Covid-19 is continuing to spread around the world, with more than 111 million confirmed cases and 2.4 million deaths across nearly 200 countries.
The US, India and Brazil have seen the highest number of confirmed cases, followed by the UK, Russia and a number of European countries.
Very few places have been left untouched.
Confirmed cases around the world
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Source: Johns Hopkins University, national public health agencies
Figures last updated 22 February 2021, 10:45 GMT
In the table below, countries can be reordered by deaths, death rate and total cases. In the coloured bars on the right-hand side, countries in which cases have risen to more than 10,000 per day are those with black bars on the relevant date.
data in detail
*Deaths per 100,000 people
|Bosnia and Herzegovina||4,979||149.8||127,537|
|United Arab Emirates||1,125||11.7||370,425|
|Trinidad and Tobago||139||10.0||7,680|
|Central African Republic||63||1.4||5,001|
|Isle of Man||25||29.7||450|
|Sao Tome and Principe||21||10.0||1,610|
|Turks and Caicos Islands||14||37.2||2,028|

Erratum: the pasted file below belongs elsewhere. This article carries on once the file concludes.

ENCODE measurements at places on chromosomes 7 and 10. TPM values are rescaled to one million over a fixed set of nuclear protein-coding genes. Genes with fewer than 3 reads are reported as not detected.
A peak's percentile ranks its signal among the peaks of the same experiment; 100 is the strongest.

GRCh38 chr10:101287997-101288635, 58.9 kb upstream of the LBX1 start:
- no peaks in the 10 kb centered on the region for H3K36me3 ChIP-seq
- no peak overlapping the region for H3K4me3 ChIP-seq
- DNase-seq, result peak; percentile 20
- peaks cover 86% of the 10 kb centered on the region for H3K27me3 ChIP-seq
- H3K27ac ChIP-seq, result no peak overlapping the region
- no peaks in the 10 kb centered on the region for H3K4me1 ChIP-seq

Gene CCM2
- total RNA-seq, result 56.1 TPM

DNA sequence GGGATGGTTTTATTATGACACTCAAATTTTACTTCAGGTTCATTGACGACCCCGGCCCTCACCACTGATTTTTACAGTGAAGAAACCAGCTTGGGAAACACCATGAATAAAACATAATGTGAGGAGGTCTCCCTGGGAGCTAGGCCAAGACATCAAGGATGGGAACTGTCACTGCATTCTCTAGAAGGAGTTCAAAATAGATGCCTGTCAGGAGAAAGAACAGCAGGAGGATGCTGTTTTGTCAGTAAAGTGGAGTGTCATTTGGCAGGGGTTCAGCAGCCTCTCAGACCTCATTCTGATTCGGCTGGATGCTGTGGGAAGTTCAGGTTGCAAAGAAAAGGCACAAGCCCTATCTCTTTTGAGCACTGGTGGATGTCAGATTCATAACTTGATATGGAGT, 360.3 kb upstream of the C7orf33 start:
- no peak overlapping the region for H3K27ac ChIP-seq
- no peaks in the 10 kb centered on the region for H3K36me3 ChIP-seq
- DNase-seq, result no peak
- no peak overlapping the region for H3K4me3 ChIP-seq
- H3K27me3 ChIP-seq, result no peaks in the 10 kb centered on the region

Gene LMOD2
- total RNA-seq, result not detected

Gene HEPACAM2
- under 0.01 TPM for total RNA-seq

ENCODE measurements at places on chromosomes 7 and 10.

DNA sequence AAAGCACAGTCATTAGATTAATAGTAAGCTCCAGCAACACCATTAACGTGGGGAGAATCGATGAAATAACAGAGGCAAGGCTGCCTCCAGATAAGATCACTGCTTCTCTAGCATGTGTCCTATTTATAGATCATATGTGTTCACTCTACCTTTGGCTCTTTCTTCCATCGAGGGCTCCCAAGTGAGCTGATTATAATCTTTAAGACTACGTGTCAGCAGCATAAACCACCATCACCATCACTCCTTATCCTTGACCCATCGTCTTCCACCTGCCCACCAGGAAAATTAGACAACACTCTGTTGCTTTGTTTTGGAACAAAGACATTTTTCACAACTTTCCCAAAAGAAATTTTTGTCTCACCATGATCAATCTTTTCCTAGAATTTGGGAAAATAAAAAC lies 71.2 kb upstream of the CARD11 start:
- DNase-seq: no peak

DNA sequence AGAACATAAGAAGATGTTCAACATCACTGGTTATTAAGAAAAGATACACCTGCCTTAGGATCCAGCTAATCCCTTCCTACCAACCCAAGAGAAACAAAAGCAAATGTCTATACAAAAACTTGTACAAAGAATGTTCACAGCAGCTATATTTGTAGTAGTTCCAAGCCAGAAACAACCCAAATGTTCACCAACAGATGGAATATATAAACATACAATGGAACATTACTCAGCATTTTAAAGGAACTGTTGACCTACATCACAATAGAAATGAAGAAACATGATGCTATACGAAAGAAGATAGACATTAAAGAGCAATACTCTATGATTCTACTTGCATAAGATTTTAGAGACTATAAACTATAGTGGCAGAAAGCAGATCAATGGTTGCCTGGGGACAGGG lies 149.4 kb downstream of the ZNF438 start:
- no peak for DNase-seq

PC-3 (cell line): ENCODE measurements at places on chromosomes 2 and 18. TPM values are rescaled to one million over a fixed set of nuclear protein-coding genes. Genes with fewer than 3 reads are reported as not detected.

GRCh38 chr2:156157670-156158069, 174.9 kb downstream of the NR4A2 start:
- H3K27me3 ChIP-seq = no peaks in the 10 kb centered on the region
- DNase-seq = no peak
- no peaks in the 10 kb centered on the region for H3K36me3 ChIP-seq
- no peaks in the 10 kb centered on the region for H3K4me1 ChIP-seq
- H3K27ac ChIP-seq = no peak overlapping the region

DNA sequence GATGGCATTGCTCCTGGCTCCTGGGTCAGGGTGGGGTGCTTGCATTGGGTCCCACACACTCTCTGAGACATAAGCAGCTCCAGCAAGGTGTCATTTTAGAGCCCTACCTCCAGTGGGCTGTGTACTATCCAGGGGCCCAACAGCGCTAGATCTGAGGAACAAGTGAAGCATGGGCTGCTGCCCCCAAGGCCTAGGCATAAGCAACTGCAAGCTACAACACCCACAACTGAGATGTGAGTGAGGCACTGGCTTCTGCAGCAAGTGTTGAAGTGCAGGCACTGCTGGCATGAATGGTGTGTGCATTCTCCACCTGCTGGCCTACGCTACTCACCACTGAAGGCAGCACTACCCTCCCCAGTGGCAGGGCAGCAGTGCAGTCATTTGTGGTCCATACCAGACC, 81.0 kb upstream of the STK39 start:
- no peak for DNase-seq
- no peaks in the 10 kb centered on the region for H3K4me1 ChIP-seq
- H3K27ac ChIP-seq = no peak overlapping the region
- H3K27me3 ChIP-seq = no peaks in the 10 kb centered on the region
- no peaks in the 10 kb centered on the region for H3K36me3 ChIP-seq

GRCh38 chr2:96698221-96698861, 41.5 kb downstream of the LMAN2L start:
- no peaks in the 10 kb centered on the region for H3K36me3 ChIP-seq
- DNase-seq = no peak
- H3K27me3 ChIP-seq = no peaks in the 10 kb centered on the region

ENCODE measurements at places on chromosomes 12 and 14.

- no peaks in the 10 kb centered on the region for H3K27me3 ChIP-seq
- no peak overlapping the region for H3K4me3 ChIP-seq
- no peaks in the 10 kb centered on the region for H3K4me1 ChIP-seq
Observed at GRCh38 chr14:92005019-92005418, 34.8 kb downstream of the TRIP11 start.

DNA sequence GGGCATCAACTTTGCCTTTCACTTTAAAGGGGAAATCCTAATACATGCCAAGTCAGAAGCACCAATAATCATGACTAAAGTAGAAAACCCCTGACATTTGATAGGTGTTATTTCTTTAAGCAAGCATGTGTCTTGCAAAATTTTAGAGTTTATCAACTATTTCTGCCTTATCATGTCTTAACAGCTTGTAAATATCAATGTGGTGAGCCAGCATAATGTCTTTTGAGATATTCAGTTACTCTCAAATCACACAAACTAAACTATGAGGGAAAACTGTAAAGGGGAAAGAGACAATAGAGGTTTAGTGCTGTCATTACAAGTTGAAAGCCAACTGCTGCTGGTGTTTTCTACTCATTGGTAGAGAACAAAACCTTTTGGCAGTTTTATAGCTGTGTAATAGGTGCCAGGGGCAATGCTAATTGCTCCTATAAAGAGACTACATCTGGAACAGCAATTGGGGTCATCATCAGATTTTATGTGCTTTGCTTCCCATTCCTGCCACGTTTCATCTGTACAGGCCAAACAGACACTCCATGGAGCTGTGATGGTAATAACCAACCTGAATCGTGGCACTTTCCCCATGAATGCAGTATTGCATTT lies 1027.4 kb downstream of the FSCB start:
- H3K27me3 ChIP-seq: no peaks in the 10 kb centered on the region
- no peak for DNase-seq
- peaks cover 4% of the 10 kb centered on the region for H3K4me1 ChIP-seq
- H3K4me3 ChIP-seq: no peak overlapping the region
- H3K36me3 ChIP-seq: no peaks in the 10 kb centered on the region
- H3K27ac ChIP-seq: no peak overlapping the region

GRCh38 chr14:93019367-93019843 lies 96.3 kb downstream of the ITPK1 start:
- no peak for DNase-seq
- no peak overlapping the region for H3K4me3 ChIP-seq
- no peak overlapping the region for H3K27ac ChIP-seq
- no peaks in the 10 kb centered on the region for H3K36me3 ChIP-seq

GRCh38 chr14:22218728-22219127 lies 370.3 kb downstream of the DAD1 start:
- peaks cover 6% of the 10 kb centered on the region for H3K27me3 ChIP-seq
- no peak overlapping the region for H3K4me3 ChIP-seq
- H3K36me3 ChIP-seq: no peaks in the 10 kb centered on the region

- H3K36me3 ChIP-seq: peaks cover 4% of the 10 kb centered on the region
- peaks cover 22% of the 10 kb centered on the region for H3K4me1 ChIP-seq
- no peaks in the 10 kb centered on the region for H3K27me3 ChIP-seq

|Diamond Princess cruise ship||13||712|
|Antigua and Barbuda||13||13.5||598|
|Papua New Guinea||10||0.1||1,029|
|St Vincent and the Grenadines||6||5.4||1,503|
|MS Zaandam cruise ship||2||9|
|British Virgin Islands||1||3.4||114|
|Saint Kitts and Nevis||0||0.0||41|
|Saint Pierre and Miquelon||0||0.0||24|
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This information is regularly updated but may not reflect the latest totals for each country.
** The past data for new cases is a three day rolling average. Due to revisions in the number of cases, an average cannot be calculated for this date.
Source: Johns Hopkins University, national public health agencies and UN population data
Figures last updated: 22 February 2021, 10:45 GMT
Note: The map, table and animated bar chart in this page use a different source for figures for France and the UK from that used by Johns Hopkins University, which results in a slightly lower overall total. US figures do not include Puerto Rico, Guam or the US Virgin Islands.
Confirmed cases have been rising steeply since the middle of last year, but the true extent of the first outbreaks in 2020 is unclear because testing was not then widely available.
The 100 millionth coronavirus case was recorded at the end of January - about a year after the first officially diagnosed case of the virus.
Deaths have also been rising, however official figures may not fully reflect the true number in many countries.
Data on excess deaths, a measure of how many more people are dying than would be expected based on the previous few years, may give a better indication of the actual numbers in many cases.
Who has vaccinated the most?
Several coronavirus vaccines against the virus have now been approved for use, either by individual countries or groups of countries, such as the European Union and the World Health Organization (WHO).